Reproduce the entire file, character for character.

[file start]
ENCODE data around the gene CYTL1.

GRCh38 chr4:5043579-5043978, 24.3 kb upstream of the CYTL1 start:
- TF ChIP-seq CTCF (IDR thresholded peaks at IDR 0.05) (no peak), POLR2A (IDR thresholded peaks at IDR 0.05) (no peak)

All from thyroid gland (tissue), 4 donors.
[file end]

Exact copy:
ENCODE data around the gene CYTL1.

GRCh38 chr4:5043579-5043978, 24.3 kb upstream of the CYTL1 start:
- TF ChIP-seq CTCF (IDR thresholded peaks at IDR 0.05) (no peak), POLR2A (IDR thresholded peaks at IDR 0.05) (no peak)

All from thyroid gland (tissue), 4 donors.